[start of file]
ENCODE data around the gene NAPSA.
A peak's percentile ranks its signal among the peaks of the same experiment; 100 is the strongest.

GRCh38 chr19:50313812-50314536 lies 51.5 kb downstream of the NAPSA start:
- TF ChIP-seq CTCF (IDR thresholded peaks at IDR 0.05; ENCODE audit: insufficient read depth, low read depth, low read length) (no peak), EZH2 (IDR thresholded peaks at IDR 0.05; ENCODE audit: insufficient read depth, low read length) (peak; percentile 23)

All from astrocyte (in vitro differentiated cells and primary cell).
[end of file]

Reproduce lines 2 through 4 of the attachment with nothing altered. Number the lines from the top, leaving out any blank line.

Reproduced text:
A peak's percentile ranks its signal among the peaks of the same experiment; 100 is the strongest.

GRCh38 chr19:50313812-50314536 lies 51.5 kb downstream of the NAPSA start:
- TF ChIP-seq CTCF (IDR thresholded peaks at IDR 0.05; ENCODE audit: insufficient read depth, low read depth, low read length) (no peak), EZH2 (IDR thresholded peaks at IDR 0.05; ENCODE audit: insufficient read depth, low read length) (peak; percentile 23)